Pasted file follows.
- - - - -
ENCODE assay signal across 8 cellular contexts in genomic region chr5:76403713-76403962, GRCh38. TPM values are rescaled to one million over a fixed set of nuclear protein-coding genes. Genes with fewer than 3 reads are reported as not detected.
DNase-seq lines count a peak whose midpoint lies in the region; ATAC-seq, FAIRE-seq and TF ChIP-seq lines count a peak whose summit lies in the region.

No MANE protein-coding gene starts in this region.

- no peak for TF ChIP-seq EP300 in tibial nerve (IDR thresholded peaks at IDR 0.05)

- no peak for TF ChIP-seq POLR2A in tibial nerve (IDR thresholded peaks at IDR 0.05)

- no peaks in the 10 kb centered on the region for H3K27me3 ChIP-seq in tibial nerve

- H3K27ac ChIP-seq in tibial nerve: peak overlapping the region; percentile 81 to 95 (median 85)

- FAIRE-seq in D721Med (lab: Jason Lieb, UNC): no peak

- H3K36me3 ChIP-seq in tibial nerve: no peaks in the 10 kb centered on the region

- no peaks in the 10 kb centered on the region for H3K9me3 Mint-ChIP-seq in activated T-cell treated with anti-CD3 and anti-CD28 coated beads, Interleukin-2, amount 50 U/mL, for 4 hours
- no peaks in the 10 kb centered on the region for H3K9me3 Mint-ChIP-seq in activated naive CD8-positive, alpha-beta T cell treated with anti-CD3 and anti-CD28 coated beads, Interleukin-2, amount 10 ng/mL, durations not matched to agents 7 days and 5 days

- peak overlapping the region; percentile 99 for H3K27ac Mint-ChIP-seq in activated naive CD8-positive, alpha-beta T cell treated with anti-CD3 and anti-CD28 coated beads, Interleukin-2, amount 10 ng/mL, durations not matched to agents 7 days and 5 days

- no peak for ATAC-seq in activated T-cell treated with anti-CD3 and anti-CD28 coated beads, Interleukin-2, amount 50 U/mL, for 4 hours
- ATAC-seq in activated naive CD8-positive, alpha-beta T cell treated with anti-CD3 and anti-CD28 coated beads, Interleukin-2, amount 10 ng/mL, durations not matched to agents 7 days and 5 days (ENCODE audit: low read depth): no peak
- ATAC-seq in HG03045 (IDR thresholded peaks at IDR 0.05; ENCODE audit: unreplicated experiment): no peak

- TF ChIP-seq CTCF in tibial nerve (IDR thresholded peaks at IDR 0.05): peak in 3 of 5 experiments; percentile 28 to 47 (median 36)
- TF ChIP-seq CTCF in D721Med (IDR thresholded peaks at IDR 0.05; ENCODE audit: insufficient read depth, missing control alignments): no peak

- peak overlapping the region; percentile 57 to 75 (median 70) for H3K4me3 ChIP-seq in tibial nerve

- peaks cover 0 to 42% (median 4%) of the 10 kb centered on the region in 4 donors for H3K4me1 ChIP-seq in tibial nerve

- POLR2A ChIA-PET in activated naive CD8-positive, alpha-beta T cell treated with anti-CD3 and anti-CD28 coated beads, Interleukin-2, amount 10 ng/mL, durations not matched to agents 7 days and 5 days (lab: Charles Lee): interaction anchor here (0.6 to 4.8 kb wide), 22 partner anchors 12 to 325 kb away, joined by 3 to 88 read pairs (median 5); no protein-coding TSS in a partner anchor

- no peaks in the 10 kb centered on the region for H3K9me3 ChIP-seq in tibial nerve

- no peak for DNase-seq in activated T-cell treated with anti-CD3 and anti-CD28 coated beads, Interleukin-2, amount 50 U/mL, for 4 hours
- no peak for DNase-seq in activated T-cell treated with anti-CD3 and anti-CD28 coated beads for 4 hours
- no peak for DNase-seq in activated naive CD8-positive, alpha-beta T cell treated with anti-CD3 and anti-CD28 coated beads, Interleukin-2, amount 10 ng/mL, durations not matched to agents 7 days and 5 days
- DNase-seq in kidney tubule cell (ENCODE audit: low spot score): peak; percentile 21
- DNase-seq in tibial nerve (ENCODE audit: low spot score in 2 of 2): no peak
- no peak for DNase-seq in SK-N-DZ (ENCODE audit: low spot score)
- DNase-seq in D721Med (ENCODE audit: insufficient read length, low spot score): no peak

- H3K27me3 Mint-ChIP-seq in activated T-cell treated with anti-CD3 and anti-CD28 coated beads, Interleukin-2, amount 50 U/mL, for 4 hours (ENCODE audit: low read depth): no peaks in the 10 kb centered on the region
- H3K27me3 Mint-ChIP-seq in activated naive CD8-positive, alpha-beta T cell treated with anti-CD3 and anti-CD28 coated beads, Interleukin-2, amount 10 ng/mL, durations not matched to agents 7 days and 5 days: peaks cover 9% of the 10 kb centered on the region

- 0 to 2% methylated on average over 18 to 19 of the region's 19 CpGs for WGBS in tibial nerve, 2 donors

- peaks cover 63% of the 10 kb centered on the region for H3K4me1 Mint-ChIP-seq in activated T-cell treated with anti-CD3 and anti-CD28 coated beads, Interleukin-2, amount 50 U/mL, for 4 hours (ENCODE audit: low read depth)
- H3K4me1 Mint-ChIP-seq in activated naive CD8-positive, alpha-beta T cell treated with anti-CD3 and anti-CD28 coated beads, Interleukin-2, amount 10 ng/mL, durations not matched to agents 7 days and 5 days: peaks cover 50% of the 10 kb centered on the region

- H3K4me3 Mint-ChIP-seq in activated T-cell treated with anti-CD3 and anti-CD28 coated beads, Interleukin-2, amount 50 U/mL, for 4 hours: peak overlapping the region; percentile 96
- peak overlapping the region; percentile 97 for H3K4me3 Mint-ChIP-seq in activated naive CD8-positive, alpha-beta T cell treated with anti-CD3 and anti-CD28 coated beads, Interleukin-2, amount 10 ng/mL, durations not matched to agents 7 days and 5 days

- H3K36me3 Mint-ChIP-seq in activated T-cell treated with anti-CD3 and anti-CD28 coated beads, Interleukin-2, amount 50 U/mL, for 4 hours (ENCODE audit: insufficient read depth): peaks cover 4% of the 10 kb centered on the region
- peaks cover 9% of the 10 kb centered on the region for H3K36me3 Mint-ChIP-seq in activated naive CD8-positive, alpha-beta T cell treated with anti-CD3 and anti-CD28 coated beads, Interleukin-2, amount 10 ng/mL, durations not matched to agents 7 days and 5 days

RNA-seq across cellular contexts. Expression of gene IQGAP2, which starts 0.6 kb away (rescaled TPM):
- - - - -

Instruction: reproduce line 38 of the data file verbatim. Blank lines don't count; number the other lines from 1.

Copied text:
RNA-seq across cellular contexts. Expression of gene IQGAP2, which starts 0.6 kb away (rescaled TPM):